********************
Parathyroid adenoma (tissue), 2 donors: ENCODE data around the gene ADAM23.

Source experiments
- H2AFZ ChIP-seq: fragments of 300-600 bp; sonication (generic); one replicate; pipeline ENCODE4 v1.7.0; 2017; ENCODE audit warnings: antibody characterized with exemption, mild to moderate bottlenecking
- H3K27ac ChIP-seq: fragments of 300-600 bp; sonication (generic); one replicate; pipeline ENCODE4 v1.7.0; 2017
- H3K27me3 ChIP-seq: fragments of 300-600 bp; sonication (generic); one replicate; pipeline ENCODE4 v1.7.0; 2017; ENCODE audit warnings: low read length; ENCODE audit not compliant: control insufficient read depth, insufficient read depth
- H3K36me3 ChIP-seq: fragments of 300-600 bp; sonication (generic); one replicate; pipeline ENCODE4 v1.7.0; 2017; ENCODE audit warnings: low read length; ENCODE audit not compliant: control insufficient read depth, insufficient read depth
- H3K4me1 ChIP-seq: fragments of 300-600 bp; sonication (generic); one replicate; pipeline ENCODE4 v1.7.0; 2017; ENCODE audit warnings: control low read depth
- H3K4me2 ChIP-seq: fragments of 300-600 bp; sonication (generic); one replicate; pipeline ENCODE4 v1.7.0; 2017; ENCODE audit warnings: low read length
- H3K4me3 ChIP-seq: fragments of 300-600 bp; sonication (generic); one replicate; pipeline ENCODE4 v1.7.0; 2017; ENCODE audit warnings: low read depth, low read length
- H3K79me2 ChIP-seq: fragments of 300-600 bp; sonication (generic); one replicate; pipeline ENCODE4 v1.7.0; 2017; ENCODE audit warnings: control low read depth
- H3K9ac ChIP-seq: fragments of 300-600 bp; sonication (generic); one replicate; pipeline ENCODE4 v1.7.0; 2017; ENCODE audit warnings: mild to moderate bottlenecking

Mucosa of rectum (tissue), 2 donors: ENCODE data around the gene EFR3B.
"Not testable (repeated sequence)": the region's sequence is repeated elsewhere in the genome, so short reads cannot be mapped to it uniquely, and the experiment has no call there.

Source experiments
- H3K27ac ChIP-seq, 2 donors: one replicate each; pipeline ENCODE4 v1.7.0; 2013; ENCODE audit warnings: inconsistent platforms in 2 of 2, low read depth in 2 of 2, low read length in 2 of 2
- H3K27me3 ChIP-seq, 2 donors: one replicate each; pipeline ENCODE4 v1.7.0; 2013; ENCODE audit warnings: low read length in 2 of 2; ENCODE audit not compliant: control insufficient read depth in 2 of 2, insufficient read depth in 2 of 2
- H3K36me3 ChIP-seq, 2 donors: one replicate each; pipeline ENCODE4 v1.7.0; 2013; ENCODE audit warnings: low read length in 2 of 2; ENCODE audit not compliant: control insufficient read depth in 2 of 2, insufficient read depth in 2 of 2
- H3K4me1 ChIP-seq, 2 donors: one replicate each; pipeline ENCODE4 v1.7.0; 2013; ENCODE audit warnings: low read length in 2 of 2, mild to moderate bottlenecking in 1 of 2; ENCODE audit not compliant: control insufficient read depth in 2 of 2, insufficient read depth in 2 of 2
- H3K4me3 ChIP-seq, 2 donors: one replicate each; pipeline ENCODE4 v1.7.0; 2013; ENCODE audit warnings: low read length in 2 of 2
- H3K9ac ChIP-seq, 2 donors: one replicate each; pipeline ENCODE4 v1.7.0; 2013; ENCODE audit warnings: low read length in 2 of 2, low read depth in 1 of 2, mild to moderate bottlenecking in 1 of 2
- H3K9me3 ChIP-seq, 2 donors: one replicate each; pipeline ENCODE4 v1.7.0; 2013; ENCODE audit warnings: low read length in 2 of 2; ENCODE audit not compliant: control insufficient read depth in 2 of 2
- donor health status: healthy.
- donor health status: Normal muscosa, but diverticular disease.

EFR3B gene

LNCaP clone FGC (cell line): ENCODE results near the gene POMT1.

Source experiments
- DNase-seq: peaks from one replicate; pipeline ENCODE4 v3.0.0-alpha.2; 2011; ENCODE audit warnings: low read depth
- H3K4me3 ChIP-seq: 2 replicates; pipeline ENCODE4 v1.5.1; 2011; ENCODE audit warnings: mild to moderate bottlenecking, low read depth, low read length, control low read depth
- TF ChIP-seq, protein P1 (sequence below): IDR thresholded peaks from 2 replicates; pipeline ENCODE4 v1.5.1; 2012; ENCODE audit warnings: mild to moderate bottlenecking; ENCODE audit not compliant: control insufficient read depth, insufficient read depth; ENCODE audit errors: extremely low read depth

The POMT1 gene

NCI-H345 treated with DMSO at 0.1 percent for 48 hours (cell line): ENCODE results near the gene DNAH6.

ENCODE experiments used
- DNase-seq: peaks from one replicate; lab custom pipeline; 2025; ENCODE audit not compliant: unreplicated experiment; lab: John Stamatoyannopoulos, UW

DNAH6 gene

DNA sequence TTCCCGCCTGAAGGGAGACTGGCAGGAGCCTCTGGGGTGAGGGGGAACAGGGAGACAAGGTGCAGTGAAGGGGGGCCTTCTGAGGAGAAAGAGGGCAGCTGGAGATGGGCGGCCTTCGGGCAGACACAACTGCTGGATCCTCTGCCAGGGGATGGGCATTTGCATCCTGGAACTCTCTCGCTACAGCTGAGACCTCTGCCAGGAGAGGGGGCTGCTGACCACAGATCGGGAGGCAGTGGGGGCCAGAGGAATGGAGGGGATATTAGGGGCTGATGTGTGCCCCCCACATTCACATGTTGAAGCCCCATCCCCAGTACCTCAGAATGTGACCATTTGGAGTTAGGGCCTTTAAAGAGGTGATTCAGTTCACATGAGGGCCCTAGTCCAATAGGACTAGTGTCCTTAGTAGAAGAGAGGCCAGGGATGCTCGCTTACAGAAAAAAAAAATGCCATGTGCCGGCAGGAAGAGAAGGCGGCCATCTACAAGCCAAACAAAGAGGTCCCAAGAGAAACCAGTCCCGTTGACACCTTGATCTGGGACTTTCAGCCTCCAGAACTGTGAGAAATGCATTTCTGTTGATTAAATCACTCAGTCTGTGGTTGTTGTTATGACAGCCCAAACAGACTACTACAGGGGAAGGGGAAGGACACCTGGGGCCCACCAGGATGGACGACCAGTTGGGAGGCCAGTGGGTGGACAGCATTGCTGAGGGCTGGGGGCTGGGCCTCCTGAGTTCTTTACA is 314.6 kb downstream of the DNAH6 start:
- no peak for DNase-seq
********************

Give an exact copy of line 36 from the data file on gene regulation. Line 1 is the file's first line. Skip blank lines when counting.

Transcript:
- no peak for DNase-seq